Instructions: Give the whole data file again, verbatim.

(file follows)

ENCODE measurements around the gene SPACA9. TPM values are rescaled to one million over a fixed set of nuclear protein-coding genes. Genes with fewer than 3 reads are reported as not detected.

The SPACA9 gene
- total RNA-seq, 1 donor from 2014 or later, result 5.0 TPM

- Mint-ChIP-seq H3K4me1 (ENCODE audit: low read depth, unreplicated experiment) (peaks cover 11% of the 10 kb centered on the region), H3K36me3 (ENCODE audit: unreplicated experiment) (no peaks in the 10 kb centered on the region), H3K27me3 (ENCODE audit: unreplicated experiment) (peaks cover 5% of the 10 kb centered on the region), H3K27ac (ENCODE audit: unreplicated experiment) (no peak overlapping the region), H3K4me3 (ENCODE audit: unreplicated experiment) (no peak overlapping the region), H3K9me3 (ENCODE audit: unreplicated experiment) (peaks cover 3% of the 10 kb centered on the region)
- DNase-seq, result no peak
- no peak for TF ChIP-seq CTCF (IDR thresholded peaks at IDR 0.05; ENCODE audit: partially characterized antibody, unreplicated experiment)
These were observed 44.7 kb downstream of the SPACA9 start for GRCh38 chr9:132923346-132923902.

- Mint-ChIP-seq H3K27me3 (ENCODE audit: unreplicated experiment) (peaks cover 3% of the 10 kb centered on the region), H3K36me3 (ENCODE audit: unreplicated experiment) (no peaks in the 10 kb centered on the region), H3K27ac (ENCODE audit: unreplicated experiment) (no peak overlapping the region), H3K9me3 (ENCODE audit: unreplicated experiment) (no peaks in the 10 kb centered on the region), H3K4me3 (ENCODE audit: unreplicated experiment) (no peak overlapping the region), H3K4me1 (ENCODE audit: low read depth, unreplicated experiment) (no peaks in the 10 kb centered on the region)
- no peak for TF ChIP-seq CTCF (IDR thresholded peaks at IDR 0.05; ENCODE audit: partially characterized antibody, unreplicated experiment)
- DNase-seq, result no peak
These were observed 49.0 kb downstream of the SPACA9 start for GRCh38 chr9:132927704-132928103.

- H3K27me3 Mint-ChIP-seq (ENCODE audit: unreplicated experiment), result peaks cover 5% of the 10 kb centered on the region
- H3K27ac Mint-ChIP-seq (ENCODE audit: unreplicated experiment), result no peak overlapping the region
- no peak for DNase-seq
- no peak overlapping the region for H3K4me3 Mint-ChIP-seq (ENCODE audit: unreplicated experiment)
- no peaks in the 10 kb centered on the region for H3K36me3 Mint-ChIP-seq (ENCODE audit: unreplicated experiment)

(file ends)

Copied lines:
ENCODE measurements around the gene SPACA9. TPM values are rescaled to one million over a fixed set of nuclear protein-coding genes. Genes with fewer than 3 reads are reported as not detected.

The SPACA9 gene
- total RNA-seq, 1 donor from 2014 or later, result 5.0 TPM

- Mint-ChIP-seq H3K4me1 (ENCODE audit: low read depth, unreplicated experiment) (peaks cover 11% of the 10 kb centered on the region), H3K36me3 (ENCODE audit: unreplicated experiment) (no peaks in the 10 kb centered on the region), H3K27me3 (ENCODE audit: unreplicated experiment) (peaks cover 5% of the 10 kb centered on the region), H3K27ac (ENCODE audit: unreplicated experiment) (no peak overlapping the region), H3K4me3 (ENCODE audit: unreplicated experiment) (no peak overlapping the region), H3K9me3 (ENCODE audit: unreplicated experiment) (peaks cover 3% of the 10 kb centered on the region)
- DNase-seq, result no peak
- no peak for TF ChIP-seq CTCF (IDR thresholded peaks at IDR 0.05; ENCODE audit: partially characterized antibody, unreplicated experiment)
These were observed 44.7 kb downstream of the SPACA9 start for GRCh38 chr9:132923346-132923902.

- Mint-ChIP-seq H3K27me3 (ENCODE audit: unreplicated experiment) (peaks cover 3% of the 10 kb centered on the region), H3K36me3 (ENCODE audit: unreplicated experiment) (no peaks in the 10 kb centered on the region), H3K27ac (ENCODE audit: unreplicated experiment) (no peak overlapping the region), H3K9me3 (ENCODE audit: unreplicated experiment) (no peaks in the 10 kb centered on the region), H3K4me3 (ENCODE audit: unreplicated experiment) (no peak overlapping the region), H3K4me1 (ENCODE audit: low read depth, unreplicated experiment) (no peaks in the 10 kb centered on the region)
- no peak for TF ChIP-seq CTCF (IDR thresholded peaks at IDR 0.05; ENCODE audit: partially characterized antibody, unreplicated experiment)
- DNase-seq, result no peak
These were observed 49.0 kb downstream of the SPACA9 start for GRCh38 chr9:132927704-132928103.

- H3K27me3 Mint-ChIP-seq (ENCODE audit: unreplicated experiment), result peaks cover 5% of the 10 kb centered on the region
- H3K27ac Mint-ChIP-seq (ENCODE audit: unreplicated experiment), result no peak overlapping the region
- no peak for DNase-seq
- no peak overlapping the region for H3K4me3 Mint-ChIP-seq (ENCODE audit: unreplicated experiment)
- no peaks in the 10 kb centered on the region for H3K36me3 Mint-ChIP-seq (ENCODE audit: unreplicated experiment)